You are here

Must historical society eliminate horrible acting?

Your Legal Questions Answered

Must historical society eliminate horrible acting?

Our local Historical Society puts on a play every year. The acting is horrible. Despite this, the director and actors are paid. As a 501(c)(3) aren't they required to post the jobs and interview the Director and Assistant Director? The Assistant Director has no training and his only experience is acting in these disasters. I not only have a college degree in drama but also a resume as director and drama teacher. Shouldn't the jobs be posted and the board hire the one with the training and resume?

There is nothing in 501(c)(3) law that requires an organization to seek the most qualified people for its activities, and the Internal Revenue Service makes no attempt to evaluate the quality of acting in local theater groups.   The Society has the right to pay for services, even bad services, so long as the compensation is reasonable. Under IRS theory on public charities, as long as the organization is pursuing its exempt purpose, it will retain its exempt status.  The market place of donors and ticket purchasers will determine whether it continues to survive.  Some people might actually like the play even if you know it isn’t very good.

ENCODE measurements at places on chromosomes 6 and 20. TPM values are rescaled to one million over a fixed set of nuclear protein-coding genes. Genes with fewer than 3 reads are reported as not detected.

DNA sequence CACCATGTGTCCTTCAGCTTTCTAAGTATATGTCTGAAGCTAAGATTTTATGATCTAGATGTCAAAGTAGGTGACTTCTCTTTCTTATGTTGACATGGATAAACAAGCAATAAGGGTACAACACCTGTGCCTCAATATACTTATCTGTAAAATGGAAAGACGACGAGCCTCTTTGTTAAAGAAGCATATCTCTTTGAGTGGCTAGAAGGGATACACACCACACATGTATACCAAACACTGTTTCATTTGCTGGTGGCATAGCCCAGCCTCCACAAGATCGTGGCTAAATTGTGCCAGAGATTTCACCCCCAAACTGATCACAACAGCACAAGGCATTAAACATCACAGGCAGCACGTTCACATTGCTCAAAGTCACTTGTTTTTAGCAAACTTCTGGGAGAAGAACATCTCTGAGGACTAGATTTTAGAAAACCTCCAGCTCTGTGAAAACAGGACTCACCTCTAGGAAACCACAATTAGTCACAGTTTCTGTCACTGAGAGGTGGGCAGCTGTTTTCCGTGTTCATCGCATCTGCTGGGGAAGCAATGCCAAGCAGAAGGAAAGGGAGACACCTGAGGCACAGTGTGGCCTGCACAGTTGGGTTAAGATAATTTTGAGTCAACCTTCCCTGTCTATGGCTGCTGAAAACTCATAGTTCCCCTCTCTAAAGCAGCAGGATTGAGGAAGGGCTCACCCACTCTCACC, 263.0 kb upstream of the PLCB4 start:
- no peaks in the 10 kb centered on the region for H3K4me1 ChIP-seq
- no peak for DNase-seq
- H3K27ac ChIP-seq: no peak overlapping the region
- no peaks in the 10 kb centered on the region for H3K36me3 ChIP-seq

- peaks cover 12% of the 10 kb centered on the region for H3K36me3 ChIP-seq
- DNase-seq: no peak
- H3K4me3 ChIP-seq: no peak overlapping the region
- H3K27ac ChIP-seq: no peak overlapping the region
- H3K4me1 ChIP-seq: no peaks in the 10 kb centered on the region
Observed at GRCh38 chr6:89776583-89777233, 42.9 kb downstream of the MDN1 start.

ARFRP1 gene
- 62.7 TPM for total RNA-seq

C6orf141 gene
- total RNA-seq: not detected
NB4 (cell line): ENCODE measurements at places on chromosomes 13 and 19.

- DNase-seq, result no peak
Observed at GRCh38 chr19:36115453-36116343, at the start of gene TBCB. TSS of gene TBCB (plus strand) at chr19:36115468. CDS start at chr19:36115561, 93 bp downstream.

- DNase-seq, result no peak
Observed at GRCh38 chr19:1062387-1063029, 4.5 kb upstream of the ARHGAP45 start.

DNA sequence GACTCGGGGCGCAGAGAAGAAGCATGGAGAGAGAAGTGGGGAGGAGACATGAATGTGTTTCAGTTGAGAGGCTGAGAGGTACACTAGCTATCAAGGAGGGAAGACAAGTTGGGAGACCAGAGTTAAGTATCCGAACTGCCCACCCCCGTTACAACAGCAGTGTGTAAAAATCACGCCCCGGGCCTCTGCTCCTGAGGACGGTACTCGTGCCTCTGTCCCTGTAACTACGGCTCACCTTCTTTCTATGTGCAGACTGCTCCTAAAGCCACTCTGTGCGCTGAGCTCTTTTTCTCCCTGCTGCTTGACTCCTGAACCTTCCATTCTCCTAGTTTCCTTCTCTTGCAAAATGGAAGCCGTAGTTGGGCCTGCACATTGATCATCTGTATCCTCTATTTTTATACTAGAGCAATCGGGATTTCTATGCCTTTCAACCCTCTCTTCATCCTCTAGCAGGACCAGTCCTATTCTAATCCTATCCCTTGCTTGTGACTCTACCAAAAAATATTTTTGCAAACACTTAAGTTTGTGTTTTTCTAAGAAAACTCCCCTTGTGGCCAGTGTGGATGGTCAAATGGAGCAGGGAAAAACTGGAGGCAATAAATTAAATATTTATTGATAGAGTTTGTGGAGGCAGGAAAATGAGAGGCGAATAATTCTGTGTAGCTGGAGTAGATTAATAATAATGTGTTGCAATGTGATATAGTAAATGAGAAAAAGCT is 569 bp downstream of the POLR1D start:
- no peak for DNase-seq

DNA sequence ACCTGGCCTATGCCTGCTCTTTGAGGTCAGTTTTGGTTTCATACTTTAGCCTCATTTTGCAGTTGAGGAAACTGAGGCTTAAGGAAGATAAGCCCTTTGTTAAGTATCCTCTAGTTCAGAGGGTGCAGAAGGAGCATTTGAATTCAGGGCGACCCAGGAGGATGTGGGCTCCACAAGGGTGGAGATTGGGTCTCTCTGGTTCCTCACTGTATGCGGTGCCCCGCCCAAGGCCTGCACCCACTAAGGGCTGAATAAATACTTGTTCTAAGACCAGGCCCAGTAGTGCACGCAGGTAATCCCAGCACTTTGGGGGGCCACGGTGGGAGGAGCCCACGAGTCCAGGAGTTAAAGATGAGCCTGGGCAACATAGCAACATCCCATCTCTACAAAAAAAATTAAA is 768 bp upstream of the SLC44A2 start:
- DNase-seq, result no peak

You have no more right to be hired by this Society than by a Broadway production company.  If the Society has enough employees to be covered by employment discrimination laws and you think you are being discriminated against as a member of a protected class, you may have a legal claim.  But discrimination against you because you are competent isn’t illegal.  They have a right to be horrible.  And you have a right not to watch.

Tuesday, July 9, 2013

Add new comment

Sign-up for our weekly Q&A; get a free report on electioneering